Andrew Ducker (andrewducker) wrote,
Andrew Ducker
andrewducker

The economics of subscription TV is interesting

I find the difference in behaviours between subscription TV (HBO, Netflix, Amazon Prime) and broadcast TV fascinating. One thing that didn't really click for me, until today's announcement, is how ratings drive their behaviours very differently.

For a broadcast TV channel, they make their money from advertising. They want as many eyeballs watching them every second as possible, so they can charge their advertisers as much as possible.

But for a subscription TV channel, they don't care if an individual show has six-million viewers - they care whether it appeals to six-million viewers they don't already have. There's no point Netflix producing Blue Is The New Black, a spin-off which appeals to exactly the same people as watch Orange Is The New Black. Those people already have a Netflix subscription, and they don't pay more if they binge-watch two series a year. But if they can pick up Jeremy Clarkson: Swearing At Foreigners* then that's going to largely be several million different people, all of whom have to pay their monthly subscription in order to see what wacky hijinks Clarkson gets up to this week.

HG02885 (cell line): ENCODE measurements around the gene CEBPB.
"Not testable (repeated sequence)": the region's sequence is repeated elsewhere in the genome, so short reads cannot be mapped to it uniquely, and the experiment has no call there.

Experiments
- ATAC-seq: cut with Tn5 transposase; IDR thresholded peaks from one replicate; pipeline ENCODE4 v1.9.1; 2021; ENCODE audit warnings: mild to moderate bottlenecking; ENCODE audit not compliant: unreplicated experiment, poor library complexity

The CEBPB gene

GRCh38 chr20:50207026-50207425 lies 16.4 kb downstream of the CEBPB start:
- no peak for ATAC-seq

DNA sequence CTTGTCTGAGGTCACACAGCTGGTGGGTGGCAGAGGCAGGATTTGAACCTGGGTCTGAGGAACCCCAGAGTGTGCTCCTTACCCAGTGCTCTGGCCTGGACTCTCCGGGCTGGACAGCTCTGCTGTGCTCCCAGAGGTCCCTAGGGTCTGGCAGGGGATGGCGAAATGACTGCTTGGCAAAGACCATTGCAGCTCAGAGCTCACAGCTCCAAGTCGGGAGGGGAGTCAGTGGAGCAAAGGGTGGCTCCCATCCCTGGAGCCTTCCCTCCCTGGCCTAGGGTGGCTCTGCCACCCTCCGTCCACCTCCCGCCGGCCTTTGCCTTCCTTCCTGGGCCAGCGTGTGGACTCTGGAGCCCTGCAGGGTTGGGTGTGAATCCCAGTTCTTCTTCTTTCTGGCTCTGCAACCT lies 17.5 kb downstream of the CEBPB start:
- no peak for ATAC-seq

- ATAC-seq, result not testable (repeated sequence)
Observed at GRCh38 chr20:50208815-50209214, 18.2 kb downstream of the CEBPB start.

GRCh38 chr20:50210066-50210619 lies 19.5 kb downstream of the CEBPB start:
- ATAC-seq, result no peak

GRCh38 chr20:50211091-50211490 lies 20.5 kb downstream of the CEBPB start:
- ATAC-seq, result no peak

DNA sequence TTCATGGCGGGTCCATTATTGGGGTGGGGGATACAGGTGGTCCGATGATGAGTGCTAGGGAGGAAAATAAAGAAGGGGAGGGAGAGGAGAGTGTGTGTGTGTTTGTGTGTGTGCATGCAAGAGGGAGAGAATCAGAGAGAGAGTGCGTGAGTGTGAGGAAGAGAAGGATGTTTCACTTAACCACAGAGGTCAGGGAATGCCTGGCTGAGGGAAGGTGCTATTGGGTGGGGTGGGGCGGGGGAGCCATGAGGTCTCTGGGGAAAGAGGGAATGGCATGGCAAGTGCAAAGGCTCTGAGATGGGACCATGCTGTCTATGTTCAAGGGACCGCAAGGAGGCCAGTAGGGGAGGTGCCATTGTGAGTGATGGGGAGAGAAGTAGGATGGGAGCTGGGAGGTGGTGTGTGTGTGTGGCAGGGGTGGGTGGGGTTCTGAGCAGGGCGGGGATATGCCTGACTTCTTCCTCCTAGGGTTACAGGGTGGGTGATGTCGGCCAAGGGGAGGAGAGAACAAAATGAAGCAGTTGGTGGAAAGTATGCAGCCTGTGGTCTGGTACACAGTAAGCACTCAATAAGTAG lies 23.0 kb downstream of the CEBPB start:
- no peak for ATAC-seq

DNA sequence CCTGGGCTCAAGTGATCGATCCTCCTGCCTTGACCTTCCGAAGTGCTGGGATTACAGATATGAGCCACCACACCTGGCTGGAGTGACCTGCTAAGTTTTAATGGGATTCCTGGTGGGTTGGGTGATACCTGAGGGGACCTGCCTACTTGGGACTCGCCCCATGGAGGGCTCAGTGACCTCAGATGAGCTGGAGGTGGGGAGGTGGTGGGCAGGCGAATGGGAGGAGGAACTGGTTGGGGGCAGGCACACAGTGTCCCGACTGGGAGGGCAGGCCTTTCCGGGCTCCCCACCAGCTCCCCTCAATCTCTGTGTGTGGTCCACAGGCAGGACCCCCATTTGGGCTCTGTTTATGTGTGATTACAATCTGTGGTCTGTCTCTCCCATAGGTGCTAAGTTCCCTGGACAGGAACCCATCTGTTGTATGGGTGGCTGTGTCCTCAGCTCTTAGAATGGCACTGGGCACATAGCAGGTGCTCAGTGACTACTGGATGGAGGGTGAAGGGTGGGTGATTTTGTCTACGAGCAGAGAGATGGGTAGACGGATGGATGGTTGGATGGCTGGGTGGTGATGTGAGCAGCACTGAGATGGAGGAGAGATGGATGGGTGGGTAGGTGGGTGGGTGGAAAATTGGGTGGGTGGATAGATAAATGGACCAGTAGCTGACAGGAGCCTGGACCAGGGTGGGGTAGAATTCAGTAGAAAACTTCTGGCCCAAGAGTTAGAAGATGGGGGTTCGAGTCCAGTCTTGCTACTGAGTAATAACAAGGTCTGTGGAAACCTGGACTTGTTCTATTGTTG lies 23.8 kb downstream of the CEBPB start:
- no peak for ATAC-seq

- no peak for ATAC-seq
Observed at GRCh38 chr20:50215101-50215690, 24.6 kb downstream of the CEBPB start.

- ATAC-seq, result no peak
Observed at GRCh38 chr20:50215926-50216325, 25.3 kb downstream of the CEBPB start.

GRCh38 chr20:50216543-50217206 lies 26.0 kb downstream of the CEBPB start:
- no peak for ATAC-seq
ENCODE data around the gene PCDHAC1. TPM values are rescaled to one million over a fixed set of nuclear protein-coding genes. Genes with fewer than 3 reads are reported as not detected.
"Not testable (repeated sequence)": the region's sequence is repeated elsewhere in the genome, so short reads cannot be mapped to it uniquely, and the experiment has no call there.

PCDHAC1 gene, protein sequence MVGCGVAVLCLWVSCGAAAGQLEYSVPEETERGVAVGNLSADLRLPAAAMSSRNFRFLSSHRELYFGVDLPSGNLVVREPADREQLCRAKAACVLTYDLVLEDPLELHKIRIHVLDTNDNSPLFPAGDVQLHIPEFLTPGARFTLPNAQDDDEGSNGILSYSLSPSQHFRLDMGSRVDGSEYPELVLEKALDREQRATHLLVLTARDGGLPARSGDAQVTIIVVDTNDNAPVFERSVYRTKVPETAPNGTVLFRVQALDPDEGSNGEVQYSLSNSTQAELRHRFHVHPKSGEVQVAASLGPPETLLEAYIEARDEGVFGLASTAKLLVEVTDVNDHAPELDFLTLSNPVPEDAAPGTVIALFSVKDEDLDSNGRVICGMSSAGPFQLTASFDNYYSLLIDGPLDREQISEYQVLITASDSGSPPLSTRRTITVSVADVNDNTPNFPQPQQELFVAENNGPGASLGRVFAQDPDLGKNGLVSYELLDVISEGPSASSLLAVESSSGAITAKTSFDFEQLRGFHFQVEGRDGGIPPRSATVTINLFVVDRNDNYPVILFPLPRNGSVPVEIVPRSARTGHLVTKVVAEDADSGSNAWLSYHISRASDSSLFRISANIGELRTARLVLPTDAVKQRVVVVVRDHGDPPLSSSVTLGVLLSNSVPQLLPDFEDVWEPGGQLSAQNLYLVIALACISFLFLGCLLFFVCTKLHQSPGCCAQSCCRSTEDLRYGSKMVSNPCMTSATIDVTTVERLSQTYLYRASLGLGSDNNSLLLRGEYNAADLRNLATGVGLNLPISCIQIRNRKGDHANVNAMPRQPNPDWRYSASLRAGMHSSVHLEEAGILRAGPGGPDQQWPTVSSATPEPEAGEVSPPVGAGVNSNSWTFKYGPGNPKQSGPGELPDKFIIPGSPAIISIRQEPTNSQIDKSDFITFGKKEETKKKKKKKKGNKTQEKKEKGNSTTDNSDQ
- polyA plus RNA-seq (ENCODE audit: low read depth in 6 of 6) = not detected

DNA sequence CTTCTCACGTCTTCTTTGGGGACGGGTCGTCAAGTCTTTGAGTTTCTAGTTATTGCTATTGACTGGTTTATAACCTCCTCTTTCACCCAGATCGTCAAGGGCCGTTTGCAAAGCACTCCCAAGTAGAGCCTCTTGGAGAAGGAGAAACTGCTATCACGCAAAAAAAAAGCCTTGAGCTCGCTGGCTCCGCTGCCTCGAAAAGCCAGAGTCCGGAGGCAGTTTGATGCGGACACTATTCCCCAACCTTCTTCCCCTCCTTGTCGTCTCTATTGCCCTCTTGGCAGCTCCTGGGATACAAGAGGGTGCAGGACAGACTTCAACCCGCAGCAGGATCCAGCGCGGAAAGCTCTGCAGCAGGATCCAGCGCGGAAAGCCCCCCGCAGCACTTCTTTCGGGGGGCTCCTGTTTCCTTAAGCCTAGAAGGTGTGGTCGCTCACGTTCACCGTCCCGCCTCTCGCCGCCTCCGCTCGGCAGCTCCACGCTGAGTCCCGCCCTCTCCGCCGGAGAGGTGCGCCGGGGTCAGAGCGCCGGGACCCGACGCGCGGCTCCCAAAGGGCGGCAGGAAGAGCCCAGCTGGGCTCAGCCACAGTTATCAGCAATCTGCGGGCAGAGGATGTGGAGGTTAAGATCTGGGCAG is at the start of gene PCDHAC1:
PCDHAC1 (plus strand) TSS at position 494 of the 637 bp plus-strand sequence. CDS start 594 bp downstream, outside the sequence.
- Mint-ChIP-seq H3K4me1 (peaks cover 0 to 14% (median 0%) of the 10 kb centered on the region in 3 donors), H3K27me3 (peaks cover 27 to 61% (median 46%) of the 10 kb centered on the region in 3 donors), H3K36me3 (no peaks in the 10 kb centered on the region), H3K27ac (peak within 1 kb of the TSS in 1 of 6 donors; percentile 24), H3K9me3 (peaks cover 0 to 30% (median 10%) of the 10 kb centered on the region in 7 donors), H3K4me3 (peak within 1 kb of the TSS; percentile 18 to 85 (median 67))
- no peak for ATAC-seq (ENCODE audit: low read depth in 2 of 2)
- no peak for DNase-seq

Of course, one must-watch TV series per year probably isn't enough to have people paying £60/year. But one must-watch TV series plus a bunch of reasonably good old TV and movies probably is. After all, HBO are happy to produce three dramas, eight comedies, and ten unscripted shows over the course of a year. It's not a lot - but clearly it's enough to keep people subscribing.

*Which Amazon just outbid them for.



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